One of Linus’ other posts provides the answer:
PS. Yes - it's free of any minix code, and it has a multi-threaded fs. It is NOT protable (uses 386 task switching etc), and it probably never will support anything other than AT-harddisks, as that's all I have :-(.
See the layout in version 1.2.0 of the kernel, alternating task state segments and local descriptor tables.
386 task switching refers to the use of task state segments and task gates. These were an unusual set of features compared to other CPU architectures at the time, intimately tied to x86 segmentation. They were introduced with the 286, and provide hardware support for context switching — the CPU takes care of storing a task’s context and restoring it as necessary.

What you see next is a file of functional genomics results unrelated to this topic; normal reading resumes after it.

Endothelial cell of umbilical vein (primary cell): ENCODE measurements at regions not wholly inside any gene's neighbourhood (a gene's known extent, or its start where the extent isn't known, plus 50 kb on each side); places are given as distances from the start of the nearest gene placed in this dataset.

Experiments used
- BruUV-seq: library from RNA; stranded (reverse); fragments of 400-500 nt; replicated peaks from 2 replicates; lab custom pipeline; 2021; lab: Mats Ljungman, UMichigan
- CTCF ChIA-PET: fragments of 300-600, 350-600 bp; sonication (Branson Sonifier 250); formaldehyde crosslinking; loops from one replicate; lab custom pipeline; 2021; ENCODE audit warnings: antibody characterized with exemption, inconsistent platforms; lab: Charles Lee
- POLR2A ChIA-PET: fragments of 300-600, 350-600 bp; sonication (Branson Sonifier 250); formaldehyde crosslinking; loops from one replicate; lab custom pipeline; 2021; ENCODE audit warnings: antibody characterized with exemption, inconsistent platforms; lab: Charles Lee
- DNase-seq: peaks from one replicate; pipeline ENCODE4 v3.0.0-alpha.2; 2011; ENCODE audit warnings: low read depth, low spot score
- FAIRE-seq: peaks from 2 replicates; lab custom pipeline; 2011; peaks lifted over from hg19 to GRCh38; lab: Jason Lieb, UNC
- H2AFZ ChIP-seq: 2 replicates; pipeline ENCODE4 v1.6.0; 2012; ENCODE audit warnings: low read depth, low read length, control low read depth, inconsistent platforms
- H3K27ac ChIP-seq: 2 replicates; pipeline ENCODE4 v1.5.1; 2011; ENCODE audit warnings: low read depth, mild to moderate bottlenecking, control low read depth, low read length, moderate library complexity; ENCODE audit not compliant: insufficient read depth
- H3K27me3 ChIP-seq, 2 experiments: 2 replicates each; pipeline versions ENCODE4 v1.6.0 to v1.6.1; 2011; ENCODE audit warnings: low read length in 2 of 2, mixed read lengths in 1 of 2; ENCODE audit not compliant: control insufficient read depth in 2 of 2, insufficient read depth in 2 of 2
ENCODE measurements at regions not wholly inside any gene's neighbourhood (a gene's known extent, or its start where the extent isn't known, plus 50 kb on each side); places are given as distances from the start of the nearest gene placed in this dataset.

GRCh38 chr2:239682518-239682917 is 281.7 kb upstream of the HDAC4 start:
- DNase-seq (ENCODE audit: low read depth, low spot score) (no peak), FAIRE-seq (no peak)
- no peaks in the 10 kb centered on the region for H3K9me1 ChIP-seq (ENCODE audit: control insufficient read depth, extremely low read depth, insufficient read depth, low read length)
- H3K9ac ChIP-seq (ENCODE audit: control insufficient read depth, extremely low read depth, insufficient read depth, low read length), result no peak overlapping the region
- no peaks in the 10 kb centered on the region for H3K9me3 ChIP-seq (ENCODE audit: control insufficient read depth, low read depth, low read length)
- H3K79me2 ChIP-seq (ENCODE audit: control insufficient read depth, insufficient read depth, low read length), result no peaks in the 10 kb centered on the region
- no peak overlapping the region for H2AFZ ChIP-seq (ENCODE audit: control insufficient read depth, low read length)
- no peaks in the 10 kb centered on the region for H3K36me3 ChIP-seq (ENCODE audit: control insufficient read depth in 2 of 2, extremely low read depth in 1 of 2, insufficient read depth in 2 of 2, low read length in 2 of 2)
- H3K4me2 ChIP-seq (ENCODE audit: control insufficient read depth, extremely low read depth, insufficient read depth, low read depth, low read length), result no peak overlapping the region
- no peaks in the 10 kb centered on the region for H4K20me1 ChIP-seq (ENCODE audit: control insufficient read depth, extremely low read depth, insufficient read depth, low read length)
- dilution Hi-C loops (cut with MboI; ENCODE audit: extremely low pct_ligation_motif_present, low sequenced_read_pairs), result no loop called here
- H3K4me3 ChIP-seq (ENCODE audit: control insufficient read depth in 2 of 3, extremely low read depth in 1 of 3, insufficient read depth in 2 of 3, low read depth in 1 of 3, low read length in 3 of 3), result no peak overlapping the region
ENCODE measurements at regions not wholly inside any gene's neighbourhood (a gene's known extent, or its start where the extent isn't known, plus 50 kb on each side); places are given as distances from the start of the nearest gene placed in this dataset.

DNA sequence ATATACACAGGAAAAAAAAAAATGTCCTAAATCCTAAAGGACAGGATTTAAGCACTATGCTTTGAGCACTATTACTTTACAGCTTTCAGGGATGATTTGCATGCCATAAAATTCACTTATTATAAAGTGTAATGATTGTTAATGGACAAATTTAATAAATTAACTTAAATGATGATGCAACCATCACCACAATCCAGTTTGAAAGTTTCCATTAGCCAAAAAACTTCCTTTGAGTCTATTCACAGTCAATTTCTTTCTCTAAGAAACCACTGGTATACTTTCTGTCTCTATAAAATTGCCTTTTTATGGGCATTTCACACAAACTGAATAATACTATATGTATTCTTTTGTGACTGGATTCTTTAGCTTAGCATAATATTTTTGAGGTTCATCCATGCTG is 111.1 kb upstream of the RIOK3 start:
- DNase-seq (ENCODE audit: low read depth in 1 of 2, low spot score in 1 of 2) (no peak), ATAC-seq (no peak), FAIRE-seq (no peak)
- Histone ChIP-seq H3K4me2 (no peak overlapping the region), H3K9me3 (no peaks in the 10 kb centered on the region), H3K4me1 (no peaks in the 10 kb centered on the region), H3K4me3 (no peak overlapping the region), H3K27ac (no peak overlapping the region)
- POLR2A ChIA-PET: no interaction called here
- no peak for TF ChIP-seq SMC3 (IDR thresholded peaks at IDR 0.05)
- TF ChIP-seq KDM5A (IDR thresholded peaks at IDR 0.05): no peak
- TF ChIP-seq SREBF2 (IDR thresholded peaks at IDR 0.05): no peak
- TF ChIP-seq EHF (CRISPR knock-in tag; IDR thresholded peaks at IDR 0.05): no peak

By the time Linux started being developed, other OS designers had concluded that implementing task switching in software was faster than letting the hardware handle it. Notably, OS/2 didn’t use hardware task switching (see The Design of OS/2, page 39); looking at similar Unix-style operating systems of the time for which source code is legally available, Coherent didn’t either (but its source code wasn’t available in 1991), nor did 386BSD (although that came later so it wouldn’t have influenced Linux).
However, using hardware task switching would seem natural to someone developing a 386 operating system and reading the Intel documentation available at the time. It would also simplify some of the context switching — one might argue that task state setup is complex, but any protected mode operating system for the 286 or 386 needs to set up at least one task anyway, so that complexity can’t be completely avoided. The Linux kernel emerged from Linus’ exploration of 386 protected mode and task switching, so it’s not all that surprising that it ended up using 386 task switching.
One x86 feature that Linux didn’t use, as far as I’m aware, is rings 1 and 2. As far as I remember, it also didn’t rely on segmentation to split memory up; as was typical on 386s, it used a flat memory model.